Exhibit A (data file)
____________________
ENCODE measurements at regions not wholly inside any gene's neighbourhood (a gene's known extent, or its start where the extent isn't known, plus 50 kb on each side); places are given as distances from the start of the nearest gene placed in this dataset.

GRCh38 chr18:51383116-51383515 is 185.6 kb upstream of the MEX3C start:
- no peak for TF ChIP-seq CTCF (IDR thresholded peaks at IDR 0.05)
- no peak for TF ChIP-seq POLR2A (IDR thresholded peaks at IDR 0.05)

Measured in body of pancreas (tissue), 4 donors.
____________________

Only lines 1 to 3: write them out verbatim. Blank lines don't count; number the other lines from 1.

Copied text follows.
ENCODE measurements at regions not wholly inside any gene's neighbourhood (a gene's known extent, or its start where the extent isn't known, plus 50 kb on each side); places are given as distances from the start of the nearest gene placed in this dataset.

GRCh38 chr18:51383116-51383515 is 185.6 kb upstream of the MEX3C start:
- no peak for TF ChIP-seq CTCF (IDR thresholded peaks at IDR 0.05)